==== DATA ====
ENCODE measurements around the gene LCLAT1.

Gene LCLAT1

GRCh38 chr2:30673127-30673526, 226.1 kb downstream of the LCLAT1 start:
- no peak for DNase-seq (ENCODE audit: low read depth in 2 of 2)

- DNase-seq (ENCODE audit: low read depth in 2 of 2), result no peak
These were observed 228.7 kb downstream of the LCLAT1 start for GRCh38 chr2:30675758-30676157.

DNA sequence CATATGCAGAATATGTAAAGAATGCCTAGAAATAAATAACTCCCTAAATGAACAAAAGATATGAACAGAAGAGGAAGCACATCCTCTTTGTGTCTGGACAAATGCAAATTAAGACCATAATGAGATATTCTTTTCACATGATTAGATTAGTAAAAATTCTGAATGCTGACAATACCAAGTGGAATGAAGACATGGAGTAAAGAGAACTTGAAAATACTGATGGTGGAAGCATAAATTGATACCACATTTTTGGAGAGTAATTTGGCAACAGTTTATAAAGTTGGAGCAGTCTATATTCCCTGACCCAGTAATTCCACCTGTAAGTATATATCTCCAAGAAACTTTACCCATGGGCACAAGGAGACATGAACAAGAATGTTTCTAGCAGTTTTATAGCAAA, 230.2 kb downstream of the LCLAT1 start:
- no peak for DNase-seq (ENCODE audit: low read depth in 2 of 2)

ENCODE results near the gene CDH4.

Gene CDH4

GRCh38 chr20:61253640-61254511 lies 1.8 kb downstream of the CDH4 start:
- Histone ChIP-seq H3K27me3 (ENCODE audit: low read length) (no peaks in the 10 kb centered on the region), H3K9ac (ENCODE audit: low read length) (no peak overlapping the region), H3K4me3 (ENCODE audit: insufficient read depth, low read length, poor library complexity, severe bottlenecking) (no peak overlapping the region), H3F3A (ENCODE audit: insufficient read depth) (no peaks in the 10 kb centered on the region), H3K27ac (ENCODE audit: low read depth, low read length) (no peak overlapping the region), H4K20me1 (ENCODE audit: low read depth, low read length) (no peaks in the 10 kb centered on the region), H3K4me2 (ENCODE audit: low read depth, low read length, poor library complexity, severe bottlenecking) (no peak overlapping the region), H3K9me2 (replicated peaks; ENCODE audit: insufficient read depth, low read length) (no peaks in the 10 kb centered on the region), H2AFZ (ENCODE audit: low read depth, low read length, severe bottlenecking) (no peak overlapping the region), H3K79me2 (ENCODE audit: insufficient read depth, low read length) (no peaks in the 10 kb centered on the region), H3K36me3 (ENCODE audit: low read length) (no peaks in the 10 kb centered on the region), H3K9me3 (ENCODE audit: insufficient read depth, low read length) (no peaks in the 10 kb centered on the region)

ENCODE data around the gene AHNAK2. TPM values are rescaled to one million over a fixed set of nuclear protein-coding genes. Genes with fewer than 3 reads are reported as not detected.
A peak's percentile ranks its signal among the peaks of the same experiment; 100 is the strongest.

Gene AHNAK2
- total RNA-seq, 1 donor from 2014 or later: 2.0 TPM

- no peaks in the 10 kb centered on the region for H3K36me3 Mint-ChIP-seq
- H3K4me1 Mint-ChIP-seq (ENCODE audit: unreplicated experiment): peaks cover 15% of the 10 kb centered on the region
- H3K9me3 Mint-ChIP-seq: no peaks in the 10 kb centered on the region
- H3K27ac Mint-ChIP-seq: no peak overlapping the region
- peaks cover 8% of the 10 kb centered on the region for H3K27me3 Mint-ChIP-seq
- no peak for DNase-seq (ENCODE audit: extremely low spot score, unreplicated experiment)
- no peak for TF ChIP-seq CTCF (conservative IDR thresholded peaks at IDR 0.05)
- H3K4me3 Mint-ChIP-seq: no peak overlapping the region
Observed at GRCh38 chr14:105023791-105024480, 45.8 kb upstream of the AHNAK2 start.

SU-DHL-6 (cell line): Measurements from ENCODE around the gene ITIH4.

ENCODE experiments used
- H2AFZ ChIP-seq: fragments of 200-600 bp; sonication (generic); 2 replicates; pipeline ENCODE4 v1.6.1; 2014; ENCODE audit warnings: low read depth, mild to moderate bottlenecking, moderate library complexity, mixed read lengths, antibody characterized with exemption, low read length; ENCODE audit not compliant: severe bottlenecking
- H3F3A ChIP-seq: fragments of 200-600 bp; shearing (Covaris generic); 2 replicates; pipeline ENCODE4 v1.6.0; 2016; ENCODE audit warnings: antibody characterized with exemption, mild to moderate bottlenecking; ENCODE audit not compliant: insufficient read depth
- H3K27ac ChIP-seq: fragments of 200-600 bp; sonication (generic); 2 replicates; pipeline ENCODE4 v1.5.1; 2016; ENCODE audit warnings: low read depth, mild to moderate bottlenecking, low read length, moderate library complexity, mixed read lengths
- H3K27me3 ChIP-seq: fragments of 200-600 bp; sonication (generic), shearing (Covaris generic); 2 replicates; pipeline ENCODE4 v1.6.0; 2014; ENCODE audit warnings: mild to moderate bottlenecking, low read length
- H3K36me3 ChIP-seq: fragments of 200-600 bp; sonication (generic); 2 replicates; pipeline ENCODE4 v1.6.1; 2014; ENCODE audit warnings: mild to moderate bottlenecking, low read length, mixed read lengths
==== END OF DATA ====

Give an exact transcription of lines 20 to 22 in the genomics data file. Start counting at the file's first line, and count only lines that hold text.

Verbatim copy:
- H3K27ac Mint-ChIP-seq: no peak overlapping the region
- peaks cover 8% of the 10 kb centered on the region for H3K27me3 Mint-ChIP-seq
- no peak for DNase-seq (ENCODE audit: extremely low spot score, unreplicated experiment)